In Part One, I introduced Julie Zickefoose, writer and artist, whose new book The Bluebird Effect is now one of my favorites. In this earlier installment, I discussed Zickefoose’s rescue of a starving Turkey Vulture and mothering infant hummingbirds to fledglings. Zickefoose saves her most poignant chapters for last, as discussed below.
Julie Zickefoose saves the most poignant chapters for last as she writes about and draws and paints her Chestnut-fronted Macaw, a parrot she had for almost twenty-three years. She writes honestly about her need for a pet that would live for a long time and about her finding how difficult life with a parrot is. She accuses the pet industry, which was responsible for smuggling parrots into the U. S., of being the source of the gradual disillusionment of most parrot owners. At first baby parrots are cute and even cuddly, but, as they mature, they become more and more demanding of their owners. Most people, Zickefoose suggests, relegate their parrots to a cage in a back room or give them up for adoption because the birds are so loud and intolerant of all but their one owner. Julie and her husband found “to continue cohabiting with such a creature [we] had an eight-by-ten foot aviary built onto my studio.”
The book is divided into four seasons and has twenty-six chapters, each chapter concerning a different bird. The most shocking chapter? That would be the one about the sandhill cranes. A few years ago we heard them fly over our house. There were several hundred of these three foot tall birds, which are very noisy. We ran to the front yard to get a better view of them and realized that every lawn had a neighbor on it looking skyward. We developed a phone tree to let friends who live north of us know that the sandhills are flying that way. We’ve followed them in our car, and, with the binoculars we always carry, we’ve leaped out at a gas station to watch them fly over. I’ve tried to count them–flock after flock veeing their noisy way north or south—and frequently I give up after three hundred! And then I read Julie Zickefoose’s chapter and came upon this sentence: “I remember where I was standing when I found out that midcontinental sandhill cranes are considered game birds and could be shot in every state where they occur except Nebraska.” I read the sentence out loud to my husband, and we were both outraged. The chapter concerns the efforts of many people who are trying to change the laws in their states.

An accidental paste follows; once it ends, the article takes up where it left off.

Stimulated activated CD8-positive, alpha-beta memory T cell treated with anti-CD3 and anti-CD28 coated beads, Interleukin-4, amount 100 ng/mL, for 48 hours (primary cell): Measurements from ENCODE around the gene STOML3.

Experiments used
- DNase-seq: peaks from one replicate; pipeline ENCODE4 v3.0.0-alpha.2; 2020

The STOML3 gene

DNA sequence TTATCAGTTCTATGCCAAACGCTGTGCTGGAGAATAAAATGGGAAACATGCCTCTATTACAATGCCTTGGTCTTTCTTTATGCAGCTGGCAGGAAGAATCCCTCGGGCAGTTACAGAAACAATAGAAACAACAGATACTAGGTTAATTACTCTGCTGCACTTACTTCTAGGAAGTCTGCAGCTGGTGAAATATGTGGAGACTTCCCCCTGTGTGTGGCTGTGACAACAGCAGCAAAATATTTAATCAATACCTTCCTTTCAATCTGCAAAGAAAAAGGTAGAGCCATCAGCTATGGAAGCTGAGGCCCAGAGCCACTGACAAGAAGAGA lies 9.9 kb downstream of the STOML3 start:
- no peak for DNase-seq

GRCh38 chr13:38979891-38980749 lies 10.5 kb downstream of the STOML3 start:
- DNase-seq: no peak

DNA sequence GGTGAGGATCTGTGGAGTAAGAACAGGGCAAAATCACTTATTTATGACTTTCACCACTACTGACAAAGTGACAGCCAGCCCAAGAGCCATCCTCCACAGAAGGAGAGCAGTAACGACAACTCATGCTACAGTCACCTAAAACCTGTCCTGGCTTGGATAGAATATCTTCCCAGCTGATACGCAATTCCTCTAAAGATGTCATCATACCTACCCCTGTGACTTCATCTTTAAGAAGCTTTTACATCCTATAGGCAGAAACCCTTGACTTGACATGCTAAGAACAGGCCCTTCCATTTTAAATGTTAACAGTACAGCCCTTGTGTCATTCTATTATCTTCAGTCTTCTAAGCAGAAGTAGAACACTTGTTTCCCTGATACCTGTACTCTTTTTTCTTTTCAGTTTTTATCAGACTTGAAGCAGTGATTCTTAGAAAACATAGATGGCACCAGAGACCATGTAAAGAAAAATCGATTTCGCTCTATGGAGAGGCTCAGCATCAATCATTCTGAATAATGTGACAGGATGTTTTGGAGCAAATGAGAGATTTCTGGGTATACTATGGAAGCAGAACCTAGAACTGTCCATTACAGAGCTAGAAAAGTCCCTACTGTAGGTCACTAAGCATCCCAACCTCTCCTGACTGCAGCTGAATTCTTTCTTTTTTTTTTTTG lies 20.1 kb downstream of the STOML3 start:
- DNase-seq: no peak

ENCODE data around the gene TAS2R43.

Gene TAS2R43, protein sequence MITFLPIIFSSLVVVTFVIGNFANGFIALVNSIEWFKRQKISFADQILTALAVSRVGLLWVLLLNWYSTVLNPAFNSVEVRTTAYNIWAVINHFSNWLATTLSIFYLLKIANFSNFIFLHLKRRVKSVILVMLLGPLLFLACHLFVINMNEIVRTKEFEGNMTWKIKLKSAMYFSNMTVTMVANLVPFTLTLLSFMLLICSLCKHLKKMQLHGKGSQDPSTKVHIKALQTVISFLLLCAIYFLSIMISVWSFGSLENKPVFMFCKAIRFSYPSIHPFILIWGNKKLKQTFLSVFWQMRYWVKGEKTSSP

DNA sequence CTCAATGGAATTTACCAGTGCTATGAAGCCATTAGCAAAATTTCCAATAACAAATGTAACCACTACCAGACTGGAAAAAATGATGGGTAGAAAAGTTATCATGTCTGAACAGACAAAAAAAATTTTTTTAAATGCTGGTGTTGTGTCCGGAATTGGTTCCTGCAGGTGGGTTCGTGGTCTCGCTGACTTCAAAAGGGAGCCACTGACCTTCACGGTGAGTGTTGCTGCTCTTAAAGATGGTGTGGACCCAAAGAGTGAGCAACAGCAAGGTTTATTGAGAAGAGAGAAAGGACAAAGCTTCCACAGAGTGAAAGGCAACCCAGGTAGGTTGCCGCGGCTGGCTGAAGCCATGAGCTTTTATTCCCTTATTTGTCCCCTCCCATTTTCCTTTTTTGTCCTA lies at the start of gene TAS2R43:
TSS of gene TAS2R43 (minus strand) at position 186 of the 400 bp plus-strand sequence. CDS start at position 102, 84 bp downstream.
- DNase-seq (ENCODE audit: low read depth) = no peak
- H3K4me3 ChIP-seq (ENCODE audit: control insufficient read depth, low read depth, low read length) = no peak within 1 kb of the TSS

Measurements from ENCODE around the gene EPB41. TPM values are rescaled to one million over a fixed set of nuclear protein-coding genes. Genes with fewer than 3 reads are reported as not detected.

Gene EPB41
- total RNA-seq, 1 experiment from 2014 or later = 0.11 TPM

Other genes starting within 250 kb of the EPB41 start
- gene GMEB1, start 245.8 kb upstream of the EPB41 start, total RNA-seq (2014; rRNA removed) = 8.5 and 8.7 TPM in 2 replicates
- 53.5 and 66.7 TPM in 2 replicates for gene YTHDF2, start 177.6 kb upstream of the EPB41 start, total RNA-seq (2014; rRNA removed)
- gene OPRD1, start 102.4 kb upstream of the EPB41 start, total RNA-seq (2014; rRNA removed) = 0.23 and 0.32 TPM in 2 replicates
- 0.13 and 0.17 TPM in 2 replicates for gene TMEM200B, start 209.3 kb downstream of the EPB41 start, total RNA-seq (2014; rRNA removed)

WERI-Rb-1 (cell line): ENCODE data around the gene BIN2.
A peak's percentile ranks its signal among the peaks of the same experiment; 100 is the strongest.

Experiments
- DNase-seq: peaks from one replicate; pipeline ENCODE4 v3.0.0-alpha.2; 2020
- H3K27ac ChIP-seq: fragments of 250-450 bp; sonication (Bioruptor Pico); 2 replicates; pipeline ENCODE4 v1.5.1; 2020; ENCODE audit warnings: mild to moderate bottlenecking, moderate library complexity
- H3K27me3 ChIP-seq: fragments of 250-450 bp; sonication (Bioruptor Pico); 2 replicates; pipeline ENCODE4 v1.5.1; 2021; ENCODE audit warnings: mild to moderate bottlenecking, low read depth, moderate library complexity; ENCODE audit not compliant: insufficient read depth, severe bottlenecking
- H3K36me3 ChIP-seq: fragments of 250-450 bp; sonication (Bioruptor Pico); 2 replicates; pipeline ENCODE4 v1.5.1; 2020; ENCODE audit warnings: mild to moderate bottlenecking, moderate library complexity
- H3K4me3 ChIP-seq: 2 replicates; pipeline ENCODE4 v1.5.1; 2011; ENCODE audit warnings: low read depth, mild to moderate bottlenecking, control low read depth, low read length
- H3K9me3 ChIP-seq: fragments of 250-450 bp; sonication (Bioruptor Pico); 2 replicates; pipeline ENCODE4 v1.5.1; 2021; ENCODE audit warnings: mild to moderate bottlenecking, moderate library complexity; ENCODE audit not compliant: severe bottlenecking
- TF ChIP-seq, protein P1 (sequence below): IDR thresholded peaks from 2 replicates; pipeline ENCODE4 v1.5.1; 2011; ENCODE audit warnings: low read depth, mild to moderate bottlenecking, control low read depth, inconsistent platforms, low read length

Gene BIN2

I have read many books about people who live with birds. Of those I’d recommend Wesley the Owl: The Remarkable Love Story of an Owl and His Girl by Stacey O’Brien, Arnie the Darling Starling by Margarete Sigl Corbo and Diane Marie Barras, and The Wild Parrots of Telegraph Hill: A Love Story. . .With Wings by Mark Bittner. However, Julie Zickefoose’s book now tops my list of bird books because it is satisfying on many levels. It is informative and beautifully illustrated. She shows that wildlife rehabilitators are experienced, knowledgeable, dedicated, and caring. She spends every day working with birds and illustrations. Her book is a treasure and not one that I will recycle. (It’s also one of the best arguments I can think of for having a real made-of-paper book in one’s hands.)
Julie Zickefoose explains the bluebird effect by remembering the “butterfly effect.” “Taken to its extreme, one flap of a butterfly’s wings in Brazil might alter the atmosphere sufficiently to cause a tornado in Texas.” When she and her husband rescued a bluebird from a sharp-shinned hawk, they had no idea that the bluebird would spend the next eight years around them. Scarred by the sharpie, he was easily recognizable to Julie and her husband, and he showed no fear of them. Because they saved him, he was able to raise at least sixty-seven young in his eight years of nesting in their yard.
What should you do with an abandoned or injured bird? You might go to the internet and look up “wild bird rescue.” Do you know anyone who has had success with nurturing a bird back to health?